Developing an Enduring U.S. Strategy for Southeast Asia

[Editor’s Note: The major findings of the CSIS U.S.-ASEAN Strategy Commission will be released today. The following highlights their findings to strengthen the economic basis for an enduring U.S.- ASEAN relationship.]

ASEAN leaders with President Obama. Developing an enduring strategy for Southeast Asia is an increasingly important part of U.S. future engagement in the region. Source: Abhisit Vejjajiva's flickr photostream, used under a creative commons license.

The United States is perceived by ASEAN leaders as not having a proactive trade and investment policy for Southeast Asia, which limits U.S. engagement with the region. The lack of a proactive trade policy also hampers U.S. companies from realizing the full potential of opportunities in this dynamic region and creating more high-paying, export-related jobs in the United States.

Those are two of the key findings of an executive summary released on November 4 by the Center for Strategic and International Studies’ (CSIS) U.S.-ASEAN Strategy Commission. The commission was organized to provide recommendations to American policy makers with the goal of developing a long term U.S. strategy toward Southeast Asia. Co-chaired by Maurice R. “Hank” Greenberg, chairman of the C.V. Starr Company, and former U.S. secretary of defense and senator William S. Cohen, the 17 person commission brought together top executives from American companies, former government officials, and civil society leaders.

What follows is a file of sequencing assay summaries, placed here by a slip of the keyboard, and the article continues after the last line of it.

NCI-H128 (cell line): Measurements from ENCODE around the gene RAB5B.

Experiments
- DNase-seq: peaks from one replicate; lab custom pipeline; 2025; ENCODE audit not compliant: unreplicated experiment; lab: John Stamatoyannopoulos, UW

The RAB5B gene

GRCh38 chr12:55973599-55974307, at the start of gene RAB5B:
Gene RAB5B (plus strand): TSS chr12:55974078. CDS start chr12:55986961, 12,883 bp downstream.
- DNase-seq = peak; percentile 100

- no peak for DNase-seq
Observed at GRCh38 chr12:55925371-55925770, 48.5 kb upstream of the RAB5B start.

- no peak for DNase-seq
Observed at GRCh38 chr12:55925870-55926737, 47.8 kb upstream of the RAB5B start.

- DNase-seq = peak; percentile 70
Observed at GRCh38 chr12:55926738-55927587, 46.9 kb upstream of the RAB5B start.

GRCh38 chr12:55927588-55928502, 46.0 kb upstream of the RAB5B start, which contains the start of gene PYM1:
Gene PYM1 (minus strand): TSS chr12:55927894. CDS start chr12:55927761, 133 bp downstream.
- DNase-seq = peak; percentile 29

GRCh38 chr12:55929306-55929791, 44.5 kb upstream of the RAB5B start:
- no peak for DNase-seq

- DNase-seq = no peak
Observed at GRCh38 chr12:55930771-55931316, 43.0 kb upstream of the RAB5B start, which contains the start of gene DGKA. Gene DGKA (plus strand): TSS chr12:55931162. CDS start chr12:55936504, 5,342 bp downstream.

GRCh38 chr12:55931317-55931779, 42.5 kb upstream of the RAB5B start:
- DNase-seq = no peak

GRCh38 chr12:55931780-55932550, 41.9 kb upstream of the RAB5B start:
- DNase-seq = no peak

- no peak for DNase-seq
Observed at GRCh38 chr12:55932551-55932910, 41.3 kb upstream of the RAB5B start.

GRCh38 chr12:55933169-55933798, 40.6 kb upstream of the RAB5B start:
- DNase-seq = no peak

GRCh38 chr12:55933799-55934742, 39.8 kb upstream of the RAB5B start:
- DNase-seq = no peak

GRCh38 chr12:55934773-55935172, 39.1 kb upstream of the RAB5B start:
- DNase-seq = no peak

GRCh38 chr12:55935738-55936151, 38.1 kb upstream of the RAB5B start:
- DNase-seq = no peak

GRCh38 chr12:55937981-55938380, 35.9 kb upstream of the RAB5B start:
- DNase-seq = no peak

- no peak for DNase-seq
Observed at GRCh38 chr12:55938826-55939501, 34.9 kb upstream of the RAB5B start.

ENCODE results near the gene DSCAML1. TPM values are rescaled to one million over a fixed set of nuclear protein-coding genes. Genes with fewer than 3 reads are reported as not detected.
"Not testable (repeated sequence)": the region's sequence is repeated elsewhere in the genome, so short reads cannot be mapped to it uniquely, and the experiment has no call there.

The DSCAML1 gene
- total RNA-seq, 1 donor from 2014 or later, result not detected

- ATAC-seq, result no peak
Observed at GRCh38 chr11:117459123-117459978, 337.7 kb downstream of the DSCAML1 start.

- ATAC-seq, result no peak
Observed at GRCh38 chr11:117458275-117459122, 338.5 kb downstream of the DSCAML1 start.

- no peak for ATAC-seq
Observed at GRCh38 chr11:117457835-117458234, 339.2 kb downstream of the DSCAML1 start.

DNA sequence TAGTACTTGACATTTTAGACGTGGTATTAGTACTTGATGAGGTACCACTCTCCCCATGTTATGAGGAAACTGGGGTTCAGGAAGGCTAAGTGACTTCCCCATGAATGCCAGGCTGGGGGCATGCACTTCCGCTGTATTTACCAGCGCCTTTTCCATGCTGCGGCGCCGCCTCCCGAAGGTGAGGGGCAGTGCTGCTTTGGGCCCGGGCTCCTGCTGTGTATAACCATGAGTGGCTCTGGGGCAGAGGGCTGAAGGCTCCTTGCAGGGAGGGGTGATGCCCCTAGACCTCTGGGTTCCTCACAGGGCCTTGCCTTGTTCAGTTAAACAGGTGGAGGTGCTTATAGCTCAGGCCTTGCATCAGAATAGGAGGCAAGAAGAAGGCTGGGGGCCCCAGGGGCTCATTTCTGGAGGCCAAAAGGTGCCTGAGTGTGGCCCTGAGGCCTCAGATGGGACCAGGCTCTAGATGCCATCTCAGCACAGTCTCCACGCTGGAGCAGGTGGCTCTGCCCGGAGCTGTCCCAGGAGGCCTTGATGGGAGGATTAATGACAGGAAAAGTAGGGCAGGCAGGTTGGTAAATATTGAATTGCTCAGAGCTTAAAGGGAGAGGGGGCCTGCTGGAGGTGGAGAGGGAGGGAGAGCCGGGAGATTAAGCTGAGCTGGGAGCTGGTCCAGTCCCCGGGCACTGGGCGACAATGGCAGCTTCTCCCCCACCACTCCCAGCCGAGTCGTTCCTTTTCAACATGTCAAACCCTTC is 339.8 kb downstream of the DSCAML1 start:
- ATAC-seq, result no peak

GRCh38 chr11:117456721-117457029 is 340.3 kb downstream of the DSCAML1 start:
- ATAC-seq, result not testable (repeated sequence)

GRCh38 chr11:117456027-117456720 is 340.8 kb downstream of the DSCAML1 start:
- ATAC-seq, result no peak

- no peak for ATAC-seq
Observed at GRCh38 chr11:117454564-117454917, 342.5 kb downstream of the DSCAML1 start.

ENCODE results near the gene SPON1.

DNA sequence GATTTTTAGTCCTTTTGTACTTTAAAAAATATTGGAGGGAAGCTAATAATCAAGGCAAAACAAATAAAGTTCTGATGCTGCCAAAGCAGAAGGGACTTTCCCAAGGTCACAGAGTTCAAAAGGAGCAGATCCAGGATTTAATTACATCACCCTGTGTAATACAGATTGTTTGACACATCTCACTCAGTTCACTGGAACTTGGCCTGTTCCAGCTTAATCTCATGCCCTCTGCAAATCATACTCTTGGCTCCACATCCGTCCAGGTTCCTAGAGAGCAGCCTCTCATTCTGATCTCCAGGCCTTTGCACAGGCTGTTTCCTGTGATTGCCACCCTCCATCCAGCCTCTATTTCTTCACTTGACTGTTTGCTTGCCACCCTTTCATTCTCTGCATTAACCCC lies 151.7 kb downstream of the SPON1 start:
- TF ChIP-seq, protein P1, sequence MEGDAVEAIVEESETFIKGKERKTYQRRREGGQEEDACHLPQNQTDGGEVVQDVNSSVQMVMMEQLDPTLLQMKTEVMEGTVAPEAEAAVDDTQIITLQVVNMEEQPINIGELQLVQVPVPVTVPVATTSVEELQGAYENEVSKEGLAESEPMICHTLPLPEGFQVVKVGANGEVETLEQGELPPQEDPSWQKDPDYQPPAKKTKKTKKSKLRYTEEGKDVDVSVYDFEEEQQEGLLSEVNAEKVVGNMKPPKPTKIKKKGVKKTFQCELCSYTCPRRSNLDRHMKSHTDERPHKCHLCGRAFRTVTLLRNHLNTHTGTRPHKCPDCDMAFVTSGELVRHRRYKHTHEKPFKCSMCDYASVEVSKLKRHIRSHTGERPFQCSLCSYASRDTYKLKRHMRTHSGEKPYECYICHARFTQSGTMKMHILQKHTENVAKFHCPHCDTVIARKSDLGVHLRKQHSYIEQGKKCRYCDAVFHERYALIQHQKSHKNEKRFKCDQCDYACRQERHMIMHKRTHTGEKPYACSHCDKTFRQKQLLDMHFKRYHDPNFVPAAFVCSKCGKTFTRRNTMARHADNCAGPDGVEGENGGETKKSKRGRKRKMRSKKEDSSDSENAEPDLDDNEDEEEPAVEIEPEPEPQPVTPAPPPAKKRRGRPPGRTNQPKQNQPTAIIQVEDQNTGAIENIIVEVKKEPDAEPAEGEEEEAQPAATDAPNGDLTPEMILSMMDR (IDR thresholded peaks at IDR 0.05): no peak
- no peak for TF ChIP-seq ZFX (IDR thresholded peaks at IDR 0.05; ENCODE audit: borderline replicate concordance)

“ASEAN is vitally important to the United States, but our current engagement is neither as comprehensive nor as strategic as our interests warrant,” the commissioners concluded in the executive summary of their report entitled “Developing an Enduring Strategy for Southeast Asia.”

The policy study was launched one year ago and included an extensive review of U.S. interests in Southeast Asia ranging from security and political ties to trade and investment relations to sociocultural and people to people ties.

On the economic front, the commissioners called on the United States to take immediate steps to establish American leadership on trade and investment issues.  Proactive economic engagement is fundamental to achieving a balanced U.S. foreign policy in Southeast Asia, they said.

To achieve these economic goals, the commission made a number of recommendations, including the following:

  • The president or vice president should lead a CEO-level business delegation to several ASEAN countries to promote new trade and investment opportunities.
  • The United States must restate its commitment to try to complete as soon as possible the Trans-Partnership (TPP) agreement which includes four ASEAN countries (Brunei, Malaysia, Singapore, and Vietnam).
  • The president should propose preparations for future negotiations on a U.S.-ASEAN free trade agreement (FTA) at the upcoming U.S.-ASEAN leaders’ summit in Bali. By setting this goal, the United States will underscore a strategic commitment to promoting its interests in Southeast Asia by engaging in actions that would help ASEAN members build capacity to enter an FTA.

The commission’s executive summary is available here. The full report, “Developing an Enduring Strategy for Southeast Asia,” will be published at the end of 2011.


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